Erlang meets baseball: welcome TOK.tv!
Last summer I was contacted by Fabrizio Capobianco, the CEO and founder of TOK.tv for a possible Erlang freelance job. During our discussion Fabrizio introduced me his idea about a brand new iPad application: TOK Baseball. The concept behind the application was very interesting; in today’s society more and more people are living away from their relatives or childhood friends, loosing the oppurtinity of watching a game togheter, and that is really sad.
If you are a sport fanatic as I am, you know what I mean. I believe that nothing beats the experience of watching a game togheter with your buddies: commenting a bad tackle, complaining your own team bad play or screaming for an amazing victory is really something! Here is where TOK.tv comes in.
TOK Baseball is an iPad application to be used as a second screen while you are watching a baseball game on tv, but unlike many other applications it doesn’t consist on a really boring number of Twitter status updates about the match. TOK Baseball allows you to invite up to three friends and have a real voice conversation while the app pushes live stats about the game you are watching. The application is not intended to substitute your tv, it’s rather a good way to enrich your experience, a way to bring back the concept of sociality in your tv/sport routine.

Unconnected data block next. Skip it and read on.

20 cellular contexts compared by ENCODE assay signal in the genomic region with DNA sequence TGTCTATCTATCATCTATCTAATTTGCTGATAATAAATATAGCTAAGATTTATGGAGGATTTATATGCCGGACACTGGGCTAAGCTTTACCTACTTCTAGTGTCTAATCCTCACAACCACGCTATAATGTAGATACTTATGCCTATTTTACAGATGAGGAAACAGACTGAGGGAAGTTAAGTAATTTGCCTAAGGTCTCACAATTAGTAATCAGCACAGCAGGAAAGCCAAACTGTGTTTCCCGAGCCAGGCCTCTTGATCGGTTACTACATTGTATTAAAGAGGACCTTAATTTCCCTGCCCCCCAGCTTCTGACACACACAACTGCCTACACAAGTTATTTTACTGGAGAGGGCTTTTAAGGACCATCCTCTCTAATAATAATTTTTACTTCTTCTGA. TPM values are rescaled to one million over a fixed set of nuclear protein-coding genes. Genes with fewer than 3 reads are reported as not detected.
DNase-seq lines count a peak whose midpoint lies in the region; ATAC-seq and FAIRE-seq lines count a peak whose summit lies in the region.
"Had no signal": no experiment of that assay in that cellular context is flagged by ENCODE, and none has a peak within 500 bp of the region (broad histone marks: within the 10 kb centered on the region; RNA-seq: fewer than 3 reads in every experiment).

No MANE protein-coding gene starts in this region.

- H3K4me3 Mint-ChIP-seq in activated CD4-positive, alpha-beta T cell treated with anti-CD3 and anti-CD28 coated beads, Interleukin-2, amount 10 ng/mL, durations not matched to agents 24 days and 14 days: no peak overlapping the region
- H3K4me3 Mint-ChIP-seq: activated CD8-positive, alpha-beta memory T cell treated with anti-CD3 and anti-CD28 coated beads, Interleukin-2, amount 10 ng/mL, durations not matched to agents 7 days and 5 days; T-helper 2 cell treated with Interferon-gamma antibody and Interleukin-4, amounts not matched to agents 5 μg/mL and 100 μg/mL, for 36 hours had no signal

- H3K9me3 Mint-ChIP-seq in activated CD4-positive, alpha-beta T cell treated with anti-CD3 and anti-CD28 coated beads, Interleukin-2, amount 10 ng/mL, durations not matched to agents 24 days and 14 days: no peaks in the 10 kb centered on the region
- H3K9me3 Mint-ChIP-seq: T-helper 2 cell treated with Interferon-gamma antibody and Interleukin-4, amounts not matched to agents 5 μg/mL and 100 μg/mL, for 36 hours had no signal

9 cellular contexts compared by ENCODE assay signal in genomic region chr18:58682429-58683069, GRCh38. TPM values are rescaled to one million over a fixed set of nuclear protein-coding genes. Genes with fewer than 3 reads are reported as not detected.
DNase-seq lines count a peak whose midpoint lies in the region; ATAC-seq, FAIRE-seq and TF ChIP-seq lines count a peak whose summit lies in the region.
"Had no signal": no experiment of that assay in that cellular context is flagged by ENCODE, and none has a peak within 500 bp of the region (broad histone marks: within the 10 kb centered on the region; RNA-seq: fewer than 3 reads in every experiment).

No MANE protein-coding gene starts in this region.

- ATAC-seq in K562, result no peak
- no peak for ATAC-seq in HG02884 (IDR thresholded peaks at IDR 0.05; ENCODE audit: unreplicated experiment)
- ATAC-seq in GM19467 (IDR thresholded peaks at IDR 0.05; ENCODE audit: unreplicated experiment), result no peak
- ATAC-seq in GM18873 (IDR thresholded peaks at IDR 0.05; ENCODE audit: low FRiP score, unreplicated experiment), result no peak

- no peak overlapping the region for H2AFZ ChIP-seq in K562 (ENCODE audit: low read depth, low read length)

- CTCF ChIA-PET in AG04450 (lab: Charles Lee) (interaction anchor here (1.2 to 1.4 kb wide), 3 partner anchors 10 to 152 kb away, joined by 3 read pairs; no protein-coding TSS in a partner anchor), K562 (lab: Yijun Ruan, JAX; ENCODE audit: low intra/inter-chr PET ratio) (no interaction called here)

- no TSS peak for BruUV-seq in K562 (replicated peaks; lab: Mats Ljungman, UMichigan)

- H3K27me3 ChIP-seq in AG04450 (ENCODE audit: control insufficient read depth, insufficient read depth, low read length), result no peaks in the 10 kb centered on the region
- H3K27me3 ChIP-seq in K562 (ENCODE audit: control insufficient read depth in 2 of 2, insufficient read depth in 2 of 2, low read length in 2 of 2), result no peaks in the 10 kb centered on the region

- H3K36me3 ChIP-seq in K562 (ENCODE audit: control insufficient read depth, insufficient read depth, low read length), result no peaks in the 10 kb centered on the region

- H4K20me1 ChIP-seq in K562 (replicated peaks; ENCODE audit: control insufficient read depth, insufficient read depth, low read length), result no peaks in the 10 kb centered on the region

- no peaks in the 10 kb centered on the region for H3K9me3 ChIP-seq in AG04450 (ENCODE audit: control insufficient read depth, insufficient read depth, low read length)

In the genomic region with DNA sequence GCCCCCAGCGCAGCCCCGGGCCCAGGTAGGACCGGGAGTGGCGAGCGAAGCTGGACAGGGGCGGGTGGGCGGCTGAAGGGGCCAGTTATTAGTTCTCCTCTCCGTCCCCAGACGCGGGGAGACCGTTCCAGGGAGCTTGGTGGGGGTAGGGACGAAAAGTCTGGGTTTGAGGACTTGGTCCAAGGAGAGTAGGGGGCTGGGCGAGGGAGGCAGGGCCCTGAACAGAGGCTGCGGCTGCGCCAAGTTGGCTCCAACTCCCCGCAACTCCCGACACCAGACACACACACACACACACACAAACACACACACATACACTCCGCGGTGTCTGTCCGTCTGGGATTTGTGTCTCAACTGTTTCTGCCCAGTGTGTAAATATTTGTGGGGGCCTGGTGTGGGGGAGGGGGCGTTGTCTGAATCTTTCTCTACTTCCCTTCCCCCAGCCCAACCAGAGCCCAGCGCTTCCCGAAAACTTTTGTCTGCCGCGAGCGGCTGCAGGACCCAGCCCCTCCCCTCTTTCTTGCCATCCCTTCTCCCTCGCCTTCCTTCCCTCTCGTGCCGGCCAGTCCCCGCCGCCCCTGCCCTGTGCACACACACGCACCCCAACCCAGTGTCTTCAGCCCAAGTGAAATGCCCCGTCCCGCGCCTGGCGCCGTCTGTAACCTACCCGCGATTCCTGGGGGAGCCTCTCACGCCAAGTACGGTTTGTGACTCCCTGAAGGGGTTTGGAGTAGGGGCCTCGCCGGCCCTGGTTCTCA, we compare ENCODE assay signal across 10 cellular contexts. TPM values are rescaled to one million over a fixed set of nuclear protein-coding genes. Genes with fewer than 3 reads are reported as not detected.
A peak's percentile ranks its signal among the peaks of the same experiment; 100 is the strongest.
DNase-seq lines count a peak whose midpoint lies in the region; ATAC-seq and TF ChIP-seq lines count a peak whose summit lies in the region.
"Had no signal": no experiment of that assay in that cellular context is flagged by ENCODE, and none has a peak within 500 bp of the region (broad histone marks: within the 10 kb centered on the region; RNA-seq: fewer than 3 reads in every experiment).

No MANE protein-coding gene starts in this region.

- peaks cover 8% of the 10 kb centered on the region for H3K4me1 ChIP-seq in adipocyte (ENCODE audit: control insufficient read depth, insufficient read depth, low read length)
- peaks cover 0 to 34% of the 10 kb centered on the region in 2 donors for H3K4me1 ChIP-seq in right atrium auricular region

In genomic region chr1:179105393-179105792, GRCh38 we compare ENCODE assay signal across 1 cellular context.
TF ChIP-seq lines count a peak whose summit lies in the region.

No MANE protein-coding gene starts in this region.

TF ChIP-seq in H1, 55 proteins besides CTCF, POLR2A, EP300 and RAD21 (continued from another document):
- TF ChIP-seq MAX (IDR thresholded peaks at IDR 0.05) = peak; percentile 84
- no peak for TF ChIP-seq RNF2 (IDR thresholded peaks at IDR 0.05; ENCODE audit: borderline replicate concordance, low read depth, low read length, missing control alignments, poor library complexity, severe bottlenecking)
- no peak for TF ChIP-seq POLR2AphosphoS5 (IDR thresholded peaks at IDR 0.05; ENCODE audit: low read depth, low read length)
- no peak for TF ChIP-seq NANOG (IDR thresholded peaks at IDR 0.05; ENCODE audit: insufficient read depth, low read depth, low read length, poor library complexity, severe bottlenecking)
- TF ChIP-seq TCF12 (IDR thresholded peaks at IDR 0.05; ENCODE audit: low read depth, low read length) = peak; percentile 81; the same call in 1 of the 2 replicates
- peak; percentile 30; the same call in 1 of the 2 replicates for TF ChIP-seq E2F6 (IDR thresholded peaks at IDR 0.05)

At this point, I may hear many of you saying: “Ok Paolo, nice ad for the application…but how is this related at all with Erlang?“. Well, Fabrizio and the other guys at TOK.tv are nice people so they let me write a little bit about my collaboration with them in my blog. First of all you may be interested in knowing that Erlang plays a major role in the application backend: the social core of the app is actually implemented using as base eJabberd, the very famous XMPP server you should already have heard of.
My work for TOK.tv was in fact devoted to the implementation of some eJabberd internal components, mostly related to the concept of friendship. I have to say that I did my last “real” work with XMPP during my bachelor thesis experience, so it was really good to go back and put my hands on eJabberd and Erlang stuff.
eJabberd code can be really hard to grasp since there is much code to go through and most of the times you have to jump from file to file, but once you start knowing how it works and its basic principles you can really enjoy it and undestand why it is still one of the most famous and appreciated Erlang applications out there.
Was it a good idea to use Erlang and eJabberd for the application backend? In my humble opinion it was indeed. Just think about this: for each game, you can have a huge number of users logging in and out, moving from match to match, making friendships and inviting friends…all of this must be very reliable and fast, especially because it must be connected to the real time voice experience. That’s way I strongly believe that by using Erlang the TOK.tv crew made a sound decision.
One more think: TOK.tv development is everything but slow! Soon the company will be launching TOK Football, the perfect companion for all the football fanatic….you know what? I hope they will have the application for Italian soccer soon enough!
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